The Power Of The Prepaid

Takeaways from the NBPCA’s conference.

 
 

Last week, the Network Branded Prepaid Card Association hosted its Power of Prepaid conference, a three-day event in Washington DC centered upon discussions of legislation, regulation, compliance, and innovation in the prepaid card space.

A search through Callahan & Associates’ Peer-to-Peer analytics shows that, at fourth quarter 2015, 862 credit unions offered some form of prepaid debit card, or about 14% of the entire industry. Even so, the conference provided food for thought for credit union’s in or thinking about getting into this line of business.

In 2012, the CFPB issued an Advance Notice of Proposed Rulemaking for general purpose reloadable prepaid cards (GPR cards). Four years later, the final rule is expected to arrive in June.  

“Consumers are increasingly relying on prepaid products to make purchases and access funds, but they are not guaranteed the same protections or disclosures as traditional bank accounts,” said CFPB Director Richard Cordray in 2014. “Our proposal would close the loopholes in this market and ensure prepaid consumers are protected whether they are swiping a card, scanning their smartphone, or sending a payment.”

The November 2014 CFPB proposal would include new protections for prepaid customers, such as error resolution rights and fraud and lost-card protection. Card providers are also subjected to "Know-Before-You-Owe" disclosure requirements, including the posting of account agreements on websites. In addition, credit products related to a prepaid account would be subject to rules governing credit cards under Regulation Z, which includes the ability-to-repay requirements. Consumers would have to consent to an overdraft service first and be given at least 21 days to repay debt.

The reaction among those in attendance was mixed. In one of the first panels, Jeremy Kuiper, managing director of The Bancorp, a private label banking and technology solution provider, expressed general concern over the far-reaching implications of this rule, as well as the sheer number “of moving pieces with it,” he says.

The moderator of the same panel, Marilyn Bochicchio, chief executive and founder of Hidden Brain, called the rule “prescriptive.” But others, like Brad Hanson, president of Meta Payment Systems, advocate a wait-and-see approach until the language for the final rule is released.

“Our industry is resilient,” he says. “We’re able to deal with challenges when they come up.”

In addition to conversations centered on the CFPB’s prepaid rule as well as its leadership authority, there was a panel discussion on the motivations and demographics of prepaid card users.

A Pew report presented on the panel found that GPR prepaid card usage has more than doubled from 2012 to 2014, with now roughly 23 million adults using GPR prepaid cards monthly. Of those who use them monthly, 27% do not have a checking account. Unbanked prepaid cardholders are:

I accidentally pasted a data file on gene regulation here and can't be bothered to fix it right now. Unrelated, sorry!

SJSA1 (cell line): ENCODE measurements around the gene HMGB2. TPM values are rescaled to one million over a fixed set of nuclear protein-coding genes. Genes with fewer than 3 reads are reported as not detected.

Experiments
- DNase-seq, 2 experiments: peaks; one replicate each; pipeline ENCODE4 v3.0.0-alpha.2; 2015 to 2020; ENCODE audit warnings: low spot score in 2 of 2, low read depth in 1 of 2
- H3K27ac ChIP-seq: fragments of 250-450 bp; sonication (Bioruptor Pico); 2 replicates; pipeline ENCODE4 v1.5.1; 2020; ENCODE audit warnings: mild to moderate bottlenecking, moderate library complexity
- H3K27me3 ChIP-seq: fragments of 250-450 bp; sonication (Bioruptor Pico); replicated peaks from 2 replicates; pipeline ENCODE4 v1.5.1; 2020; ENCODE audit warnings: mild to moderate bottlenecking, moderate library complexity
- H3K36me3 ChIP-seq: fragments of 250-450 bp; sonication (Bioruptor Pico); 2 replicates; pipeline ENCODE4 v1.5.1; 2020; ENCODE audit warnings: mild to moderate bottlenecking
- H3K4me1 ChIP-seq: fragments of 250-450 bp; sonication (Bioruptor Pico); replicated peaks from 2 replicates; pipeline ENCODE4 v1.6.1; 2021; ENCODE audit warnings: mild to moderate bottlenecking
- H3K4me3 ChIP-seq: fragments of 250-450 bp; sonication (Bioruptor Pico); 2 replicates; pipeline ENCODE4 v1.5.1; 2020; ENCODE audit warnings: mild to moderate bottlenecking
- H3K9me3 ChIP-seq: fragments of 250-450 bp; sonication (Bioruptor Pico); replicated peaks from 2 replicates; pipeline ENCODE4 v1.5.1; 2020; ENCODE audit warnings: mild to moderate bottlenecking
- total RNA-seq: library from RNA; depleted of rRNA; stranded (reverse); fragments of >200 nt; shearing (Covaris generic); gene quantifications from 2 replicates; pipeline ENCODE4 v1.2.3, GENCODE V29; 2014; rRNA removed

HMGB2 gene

• More likely to be renters
  • Less likely to be married
  • More likely to be unemployed
  • More likely to earn less than $50,000 annually
  • More likely to be African-American
  • More likely to be between 30 to 49 years old
  • Less likely to have a college or postgraduate degree
  • More likely to be female

A far as age and income are concerned:

  Unbanked Banked All Prepaid Cardholders U.S. Population*
Ages 18-29 30% 28% 29% 22%
Ages 30-49 54% 38% 42% 35%
Ages 50-64 15% 25% 22% 25%
Ages 65+ 1% 9% 7% 18%

 

  Unbanked Banked All Prepaid Cardholders U.S. Population*
Income less tahn $15,000 32% 12% 18% 13%
$15,000 to $24,999 18% 17% 17% 11%
$25,000 to $49,999 34% 28% 29% 24%
$50,000 to $74,999 13% 16% 15% 18%
$75,000 to $99,999 3% 8% 7% 12%
$100,000+ 0% 19% 14% 22%

*U.S. population data come from 2011-2013 American Community Survey three-year estimates.

What’s perhaps surprising about this data are the percentages of banked individuals who use GPR prepaid cards, as well as the percentage of users with income greater than $100,000. Historically, this is a product that has been considered an alternative for those without a checking account — though the data show it is still that as well. Increasingly, however, GPR prepaid card users are treating these cards less like an alternative and more like one piece of a larger financial relationship.

Consumers are increasingly turning to GPR prepaid cards for money management, says Susan Weinstock, director of the Consumer Banking Project for The Pew Charitable Trusts. It’s become a tool for budgeting and saving, and some consumers are even using them to make purchases online.

“Prepaid cards feel safer for people,” said fellow panel member Susan Herbst-Murphy, consumer credit and payments industry expert from the Payment Cards Center of the Federal Reserve Bank of Philadelphia.

Additional highlights from the conference included a panel on GPR prepaid card loyalty programs. One speaker, Ben Jackson, director of prepaid advisory service at the Mercator Advisory Group, presented this information on both the median active card life and purchase volume for different GPR cards:

  Median Active Card Life (In Days) Median Total Purchase Volume
Web GPR Prepaid Card 184 $471.43
Retail GPR Prepaid Card 63 $118.90
Financial Institution GPR Prepaid Card 189 $272.47
Payroll GPR Prepaid Card 132 $492.32

From the information presented at the conference, it’s clear that GPR prepaid cards have carved out and grown a consumer-base. And there’s surely room for the credit unions that offer or have considered offering the product to create greater value and convenience for their members.

 
 

May 4, 2016


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